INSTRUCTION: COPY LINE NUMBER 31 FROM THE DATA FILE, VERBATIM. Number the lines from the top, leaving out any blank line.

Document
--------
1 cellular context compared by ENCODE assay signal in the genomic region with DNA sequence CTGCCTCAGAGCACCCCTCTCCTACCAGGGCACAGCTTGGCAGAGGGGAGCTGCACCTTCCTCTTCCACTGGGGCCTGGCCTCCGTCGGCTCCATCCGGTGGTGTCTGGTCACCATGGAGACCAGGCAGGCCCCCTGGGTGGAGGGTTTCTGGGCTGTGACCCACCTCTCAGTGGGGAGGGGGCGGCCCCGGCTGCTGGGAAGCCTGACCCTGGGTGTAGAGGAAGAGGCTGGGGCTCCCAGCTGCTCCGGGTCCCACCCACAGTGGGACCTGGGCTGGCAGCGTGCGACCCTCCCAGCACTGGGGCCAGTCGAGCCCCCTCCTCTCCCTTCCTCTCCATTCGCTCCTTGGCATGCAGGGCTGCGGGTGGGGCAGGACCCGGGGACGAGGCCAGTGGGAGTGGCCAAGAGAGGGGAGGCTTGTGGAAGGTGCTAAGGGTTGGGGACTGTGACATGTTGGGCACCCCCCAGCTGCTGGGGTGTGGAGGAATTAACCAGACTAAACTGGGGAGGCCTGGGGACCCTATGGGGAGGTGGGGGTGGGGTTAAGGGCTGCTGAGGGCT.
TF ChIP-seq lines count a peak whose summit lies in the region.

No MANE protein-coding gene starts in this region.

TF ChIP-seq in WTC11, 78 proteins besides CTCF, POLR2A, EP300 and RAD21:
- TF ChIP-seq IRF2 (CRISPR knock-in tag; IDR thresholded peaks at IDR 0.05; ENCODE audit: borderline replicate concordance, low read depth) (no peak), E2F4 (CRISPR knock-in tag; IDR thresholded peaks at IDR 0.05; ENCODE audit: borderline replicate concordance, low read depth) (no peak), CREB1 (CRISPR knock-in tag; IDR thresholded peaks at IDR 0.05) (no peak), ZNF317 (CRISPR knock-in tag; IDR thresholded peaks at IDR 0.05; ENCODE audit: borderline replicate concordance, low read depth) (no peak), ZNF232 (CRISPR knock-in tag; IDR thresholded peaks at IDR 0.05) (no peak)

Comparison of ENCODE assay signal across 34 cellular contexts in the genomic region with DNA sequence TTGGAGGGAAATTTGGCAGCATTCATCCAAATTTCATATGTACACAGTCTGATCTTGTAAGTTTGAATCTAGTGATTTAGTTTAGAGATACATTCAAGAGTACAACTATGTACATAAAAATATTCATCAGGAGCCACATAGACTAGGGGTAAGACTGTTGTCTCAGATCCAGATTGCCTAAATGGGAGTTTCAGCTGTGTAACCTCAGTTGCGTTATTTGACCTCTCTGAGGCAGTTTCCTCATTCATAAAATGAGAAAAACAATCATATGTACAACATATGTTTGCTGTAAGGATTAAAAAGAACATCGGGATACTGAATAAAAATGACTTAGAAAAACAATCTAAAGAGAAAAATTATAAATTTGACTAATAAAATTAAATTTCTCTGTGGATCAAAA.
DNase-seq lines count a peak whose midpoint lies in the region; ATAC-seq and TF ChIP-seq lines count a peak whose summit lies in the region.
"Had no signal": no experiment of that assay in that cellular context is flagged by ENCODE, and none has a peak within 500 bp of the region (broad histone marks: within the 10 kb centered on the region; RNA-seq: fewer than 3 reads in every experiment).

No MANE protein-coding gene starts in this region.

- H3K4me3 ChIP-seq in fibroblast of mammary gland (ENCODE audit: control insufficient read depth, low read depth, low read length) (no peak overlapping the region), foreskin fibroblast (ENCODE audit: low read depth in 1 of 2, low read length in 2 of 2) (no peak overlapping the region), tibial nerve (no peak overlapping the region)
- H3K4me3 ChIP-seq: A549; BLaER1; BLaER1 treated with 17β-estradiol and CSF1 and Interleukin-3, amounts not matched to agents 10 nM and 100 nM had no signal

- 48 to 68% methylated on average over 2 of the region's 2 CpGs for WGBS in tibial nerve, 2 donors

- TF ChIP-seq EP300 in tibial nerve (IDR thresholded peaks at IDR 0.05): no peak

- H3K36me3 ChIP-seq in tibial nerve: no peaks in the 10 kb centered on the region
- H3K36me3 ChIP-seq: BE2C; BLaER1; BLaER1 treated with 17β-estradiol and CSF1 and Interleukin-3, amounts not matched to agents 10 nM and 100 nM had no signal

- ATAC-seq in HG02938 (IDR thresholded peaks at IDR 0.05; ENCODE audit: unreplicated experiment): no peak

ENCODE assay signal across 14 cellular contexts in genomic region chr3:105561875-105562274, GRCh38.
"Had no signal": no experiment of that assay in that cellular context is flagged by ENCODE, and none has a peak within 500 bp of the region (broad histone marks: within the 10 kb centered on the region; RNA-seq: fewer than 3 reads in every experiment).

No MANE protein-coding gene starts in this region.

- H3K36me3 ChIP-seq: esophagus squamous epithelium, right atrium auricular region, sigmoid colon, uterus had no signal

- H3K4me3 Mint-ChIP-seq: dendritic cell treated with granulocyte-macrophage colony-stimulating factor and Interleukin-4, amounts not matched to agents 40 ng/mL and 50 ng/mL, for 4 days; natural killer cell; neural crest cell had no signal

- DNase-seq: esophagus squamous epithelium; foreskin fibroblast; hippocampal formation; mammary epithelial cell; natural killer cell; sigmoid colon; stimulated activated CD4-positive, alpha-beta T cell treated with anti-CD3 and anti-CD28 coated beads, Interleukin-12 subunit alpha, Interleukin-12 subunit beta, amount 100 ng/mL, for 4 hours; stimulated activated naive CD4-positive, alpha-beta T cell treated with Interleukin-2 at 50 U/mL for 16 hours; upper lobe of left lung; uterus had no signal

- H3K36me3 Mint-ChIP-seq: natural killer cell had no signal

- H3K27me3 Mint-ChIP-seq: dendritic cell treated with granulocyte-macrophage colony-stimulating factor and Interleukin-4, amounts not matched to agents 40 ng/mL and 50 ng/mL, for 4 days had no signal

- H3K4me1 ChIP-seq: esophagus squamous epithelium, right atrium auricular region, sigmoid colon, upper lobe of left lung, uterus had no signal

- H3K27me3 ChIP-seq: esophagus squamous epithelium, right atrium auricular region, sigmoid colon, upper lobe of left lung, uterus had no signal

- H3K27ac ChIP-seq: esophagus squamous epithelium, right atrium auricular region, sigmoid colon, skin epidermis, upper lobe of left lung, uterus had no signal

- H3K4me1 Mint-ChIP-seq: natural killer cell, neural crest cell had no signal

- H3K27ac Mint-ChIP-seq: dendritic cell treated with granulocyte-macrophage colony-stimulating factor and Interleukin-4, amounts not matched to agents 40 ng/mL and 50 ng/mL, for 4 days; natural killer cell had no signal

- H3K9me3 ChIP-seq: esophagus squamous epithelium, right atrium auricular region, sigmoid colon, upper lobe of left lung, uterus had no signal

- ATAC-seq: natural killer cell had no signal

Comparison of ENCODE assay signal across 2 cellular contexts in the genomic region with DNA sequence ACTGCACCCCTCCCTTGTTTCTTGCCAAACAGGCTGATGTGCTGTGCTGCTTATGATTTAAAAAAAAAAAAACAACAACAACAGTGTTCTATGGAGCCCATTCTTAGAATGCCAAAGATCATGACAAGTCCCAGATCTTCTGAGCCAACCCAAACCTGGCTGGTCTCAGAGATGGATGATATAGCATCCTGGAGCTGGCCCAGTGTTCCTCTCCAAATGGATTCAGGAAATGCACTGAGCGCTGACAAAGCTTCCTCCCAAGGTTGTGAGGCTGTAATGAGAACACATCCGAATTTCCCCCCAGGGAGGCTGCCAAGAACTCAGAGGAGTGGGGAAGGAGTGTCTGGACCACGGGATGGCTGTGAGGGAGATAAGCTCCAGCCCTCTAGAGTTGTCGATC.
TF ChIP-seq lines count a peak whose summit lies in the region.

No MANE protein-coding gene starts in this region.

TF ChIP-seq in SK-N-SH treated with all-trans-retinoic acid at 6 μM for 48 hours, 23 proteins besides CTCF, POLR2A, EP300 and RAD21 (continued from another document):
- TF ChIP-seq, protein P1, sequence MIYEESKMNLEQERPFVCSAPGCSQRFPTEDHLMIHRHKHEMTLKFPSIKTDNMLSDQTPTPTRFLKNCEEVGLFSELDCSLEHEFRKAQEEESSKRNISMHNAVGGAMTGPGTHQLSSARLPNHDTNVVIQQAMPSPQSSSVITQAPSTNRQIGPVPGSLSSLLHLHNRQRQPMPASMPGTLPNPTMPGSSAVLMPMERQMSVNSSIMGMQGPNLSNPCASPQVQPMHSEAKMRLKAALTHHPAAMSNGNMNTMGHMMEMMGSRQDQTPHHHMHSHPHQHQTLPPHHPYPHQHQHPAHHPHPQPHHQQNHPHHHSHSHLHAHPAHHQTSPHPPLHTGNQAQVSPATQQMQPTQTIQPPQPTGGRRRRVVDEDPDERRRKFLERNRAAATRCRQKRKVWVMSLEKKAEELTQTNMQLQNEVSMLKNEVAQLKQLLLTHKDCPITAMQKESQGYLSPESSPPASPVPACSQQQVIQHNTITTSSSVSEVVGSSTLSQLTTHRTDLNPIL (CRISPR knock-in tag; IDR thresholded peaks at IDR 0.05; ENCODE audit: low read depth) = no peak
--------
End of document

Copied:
- ATAC-seq: natural killer cell had no signal